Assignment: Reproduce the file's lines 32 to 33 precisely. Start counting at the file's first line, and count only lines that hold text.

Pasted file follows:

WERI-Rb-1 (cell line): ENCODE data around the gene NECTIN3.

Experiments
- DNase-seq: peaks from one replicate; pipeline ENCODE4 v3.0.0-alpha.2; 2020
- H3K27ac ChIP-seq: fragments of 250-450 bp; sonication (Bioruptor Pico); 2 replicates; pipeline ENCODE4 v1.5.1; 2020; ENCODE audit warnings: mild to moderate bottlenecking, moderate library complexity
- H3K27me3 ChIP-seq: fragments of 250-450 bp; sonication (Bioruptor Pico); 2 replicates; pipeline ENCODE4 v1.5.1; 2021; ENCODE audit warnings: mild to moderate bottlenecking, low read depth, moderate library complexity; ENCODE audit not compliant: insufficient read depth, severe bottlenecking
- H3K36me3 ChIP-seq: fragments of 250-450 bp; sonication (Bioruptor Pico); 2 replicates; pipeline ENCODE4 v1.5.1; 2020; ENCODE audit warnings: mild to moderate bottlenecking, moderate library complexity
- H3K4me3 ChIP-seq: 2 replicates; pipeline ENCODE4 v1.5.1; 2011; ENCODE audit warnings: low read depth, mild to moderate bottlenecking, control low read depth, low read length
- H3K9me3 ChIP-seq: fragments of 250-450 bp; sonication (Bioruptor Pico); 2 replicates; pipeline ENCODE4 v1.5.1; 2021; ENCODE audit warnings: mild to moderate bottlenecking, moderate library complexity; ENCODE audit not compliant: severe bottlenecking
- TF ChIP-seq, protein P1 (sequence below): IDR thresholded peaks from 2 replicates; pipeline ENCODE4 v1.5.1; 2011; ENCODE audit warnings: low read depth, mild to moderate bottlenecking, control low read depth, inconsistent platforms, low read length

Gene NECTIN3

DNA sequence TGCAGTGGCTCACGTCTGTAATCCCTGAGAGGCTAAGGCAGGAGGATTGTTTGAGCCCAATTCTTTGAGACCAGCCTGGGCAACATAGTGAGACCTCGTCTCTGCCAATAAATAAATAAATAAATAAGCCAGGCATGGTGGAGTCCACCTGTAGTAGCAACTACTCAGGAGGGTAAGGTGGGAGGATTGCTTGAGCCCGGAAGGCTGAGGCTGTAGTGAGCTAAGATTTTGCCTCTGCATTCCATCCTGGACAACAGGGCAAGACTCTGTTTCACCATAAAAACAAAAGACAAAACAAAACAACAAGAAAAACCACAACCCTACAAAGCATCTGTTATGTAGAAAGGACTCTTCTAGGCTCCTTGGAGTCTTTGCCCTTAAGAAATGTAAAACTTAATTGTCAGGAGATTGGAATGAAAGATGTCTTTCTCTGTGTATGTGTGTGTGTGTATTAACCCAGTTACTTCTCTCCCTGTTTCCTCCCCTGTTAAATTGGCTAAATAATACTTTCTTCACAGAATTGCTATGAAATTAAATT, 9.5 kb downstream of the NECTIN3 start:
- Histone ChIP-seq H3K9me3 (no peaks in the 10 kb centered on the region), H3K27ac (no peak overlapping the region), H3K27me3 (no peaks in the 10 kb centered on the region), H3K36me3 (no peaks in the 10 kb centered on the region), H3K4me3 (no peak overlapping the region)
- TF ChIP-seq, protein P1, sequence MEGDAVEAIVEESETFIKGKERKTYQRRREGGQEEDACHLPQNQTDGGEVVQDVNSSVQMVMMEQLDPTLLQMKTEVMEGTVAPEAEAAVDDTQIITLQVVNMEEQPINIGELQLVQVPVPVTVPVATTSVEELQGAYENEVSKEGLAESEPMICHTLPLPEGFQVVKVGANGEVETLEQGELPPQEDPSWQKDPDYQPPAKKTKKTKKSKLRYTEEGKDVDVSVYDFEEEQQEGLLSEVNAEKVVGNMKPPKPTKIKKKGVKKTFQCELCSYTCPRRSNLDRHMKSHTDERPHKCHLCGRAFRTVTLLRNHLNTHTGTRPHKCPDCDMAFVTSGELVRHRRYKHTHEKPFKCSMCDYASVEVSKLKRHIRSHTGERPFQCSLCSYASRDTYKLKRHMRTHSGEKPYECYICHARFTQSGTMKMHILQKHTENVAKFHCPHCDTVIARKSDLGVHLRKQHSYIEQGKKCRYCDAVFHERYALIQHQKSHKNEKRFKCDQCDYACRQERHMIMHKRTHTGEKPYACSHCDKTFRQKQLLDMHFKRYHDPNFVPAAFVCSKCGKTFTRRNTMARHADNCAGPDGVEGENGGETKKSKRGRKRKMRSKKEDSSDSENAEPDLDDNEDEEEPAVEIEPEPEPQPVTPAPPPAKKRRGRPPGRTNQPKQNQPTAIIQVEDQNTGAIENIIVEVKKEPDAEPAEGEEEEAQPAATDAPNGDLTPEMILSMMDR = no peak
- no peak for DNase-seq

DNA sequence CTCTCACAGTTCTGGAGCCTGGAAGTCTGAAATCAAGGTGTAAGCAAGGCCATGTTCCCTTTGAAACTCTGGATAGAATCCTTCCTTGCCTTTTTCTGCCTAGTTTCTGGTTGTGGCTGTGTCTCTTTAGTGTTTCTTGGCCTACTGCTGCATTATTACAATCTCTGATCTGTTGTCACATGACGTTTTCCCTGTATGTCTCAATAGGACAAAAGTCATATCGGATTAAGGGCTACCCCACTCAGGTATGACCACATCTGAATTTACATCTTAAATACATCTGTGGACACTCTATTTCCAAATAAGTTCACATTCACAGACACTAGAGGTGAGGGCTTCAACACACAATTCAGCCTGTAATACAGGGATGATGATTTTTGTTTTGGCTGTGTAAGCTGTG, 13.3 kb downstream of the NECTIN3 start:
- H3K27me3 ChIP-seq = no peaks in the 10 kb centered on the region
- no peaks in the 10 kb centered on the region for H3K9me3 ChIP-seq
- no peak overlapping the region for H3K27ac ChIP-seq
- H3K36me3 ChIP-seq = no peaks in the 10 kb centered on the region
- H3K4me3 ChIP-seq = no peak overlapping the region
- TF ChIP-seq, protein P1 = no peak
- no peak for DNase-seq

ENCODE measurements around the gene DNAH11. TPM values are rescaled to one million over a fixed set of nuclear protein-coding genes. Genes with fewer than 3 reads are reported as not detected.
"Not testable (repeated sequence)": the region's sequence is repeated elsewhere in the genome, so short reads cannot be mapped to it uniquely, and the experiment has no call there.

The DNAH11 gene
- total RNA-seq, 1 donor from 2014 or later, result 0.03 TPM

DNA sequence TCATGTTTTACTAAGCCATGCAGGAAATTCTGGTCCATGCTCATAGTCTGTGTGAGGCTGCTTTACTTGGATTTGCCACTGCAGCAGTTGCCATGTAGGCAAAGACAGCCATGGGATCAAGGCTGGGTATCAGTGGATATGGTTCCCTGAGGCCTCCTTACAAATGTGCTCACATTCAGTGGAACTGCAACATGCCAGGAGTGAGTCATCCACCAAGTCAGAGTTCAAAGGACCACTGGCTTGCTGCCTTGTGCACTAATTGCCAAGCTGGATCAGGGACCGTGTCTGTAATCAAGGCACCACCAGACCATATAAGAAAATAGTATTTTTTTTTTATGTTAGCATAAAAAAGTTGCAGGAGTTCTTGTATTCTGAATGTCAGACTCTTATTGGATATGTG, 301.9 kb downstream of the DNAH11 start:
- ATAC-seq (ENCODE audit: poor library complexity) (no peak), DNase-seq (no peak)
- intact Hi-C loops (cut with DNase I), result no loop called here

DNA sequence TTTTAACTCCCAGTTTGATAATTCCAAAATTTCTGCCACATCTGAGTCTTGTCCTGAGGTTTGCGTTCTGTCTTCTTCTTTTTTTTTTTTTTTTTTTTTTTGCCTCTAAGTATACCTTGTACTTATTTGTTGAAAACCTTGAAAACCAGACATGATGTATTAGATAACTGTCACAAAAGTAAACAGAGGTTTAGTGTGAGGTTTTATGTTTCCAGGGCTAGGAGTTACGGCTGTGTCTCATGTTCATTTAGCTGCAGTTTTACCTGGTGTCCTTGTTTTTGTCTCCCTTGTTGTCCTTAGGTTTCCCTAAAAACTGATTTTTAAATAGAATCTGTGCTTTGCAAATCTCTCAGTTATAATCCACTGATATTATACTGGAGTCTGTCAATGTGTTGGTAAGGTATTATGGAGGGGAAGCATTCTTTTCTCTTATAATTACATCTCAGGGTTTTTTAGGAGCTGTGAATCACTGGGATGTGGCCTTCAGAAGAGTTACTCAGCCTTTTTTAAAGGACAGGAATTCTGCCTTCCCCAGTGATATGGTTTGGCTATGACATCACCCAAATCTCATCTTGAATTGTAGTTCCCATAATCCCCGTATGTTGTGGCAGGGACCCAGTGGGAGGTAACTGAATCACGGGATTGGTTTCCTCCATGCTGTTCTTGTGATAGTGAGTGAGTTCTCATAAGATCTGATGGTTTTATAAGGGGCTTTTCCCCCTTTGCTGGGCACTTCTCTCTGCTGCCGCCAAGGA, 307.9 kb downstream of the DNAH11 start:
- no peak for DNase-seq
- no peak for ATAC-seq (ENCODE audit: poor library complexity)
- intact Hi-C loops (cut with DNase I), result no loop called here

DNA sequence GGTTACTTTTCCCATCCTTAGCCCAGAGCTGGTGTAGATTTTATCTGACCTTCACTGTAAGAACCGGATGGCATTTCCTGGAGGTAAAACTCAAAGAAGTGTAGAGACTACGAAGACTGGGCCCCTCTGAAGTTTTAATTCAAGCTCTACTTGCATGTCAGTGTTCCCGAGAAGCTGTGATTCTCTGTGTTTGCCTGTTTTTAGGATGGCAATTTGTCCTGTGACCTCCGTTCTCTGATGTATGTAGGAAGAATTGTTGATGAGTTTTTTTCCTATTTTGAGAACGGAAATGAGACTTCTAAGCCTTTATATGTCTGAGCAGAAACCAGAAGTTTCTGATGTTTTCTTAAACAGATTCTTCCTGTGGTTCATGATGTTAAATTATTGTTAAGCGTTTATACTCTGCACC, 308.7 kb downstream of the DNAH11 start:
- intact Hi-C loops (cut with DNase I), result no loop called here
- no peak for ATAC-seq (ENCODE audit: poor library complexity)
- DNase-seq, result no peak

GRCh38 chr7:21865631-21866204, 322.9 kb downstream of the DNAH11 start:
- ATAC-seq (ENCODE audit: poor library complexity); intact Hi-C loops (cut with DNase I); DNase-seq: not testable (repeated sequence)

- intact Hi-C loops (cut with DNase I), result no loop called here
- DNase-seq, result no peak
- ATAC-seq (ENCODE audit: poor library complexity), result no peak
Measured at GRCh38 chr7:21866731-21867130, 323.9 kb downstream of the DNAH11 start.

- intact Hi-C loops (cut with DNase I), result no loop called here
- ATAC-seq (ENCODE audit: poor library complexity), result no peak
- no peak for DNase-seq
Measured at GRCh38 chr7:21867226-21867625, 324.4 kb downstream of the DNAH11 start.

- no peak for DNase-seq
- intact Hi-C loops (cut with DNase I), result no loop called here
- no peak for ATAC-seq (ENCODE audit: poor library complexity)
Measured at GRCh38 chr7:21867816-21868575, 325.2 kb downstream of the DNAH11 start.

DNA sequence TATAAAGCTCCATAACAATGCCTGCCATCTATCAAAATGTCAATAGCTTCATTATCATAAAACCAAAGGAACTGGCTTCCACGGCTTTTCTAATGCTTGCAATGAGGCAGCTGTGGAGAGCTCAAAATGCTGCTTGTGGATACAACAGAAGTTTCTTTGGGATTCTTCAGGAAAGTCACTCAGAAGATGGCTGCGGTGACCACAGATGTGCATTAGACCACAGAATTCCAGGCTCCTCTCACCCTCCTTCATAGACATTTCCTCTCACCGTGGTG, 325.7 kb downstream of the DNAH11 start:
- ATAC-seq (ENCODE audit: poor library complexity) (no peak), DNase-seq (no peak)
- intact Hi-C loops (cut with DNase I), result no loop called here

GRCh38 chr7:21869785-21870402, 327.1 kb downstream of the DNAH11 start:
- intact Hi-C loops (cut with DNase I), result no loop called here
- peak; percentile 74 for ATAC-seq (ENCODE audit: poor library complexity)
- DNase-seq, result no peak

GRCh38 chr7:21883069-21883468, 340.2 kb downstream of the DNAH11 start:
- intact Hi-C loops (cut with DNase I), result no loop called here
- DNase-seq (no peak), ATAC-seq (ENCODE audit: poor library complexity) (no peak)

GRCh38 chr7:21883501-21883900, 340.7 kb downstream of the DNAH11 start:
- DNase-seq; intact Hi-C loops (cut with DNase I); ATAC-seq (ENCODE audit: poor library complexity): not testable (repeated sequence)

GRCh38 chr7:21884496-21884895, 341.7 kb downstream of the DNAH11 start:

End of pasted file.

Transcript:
- no peak for ATAC-seq (ENCODE audit: poor library complexity)
- intact Hi-C loops (cut with DNase I), result no loop called here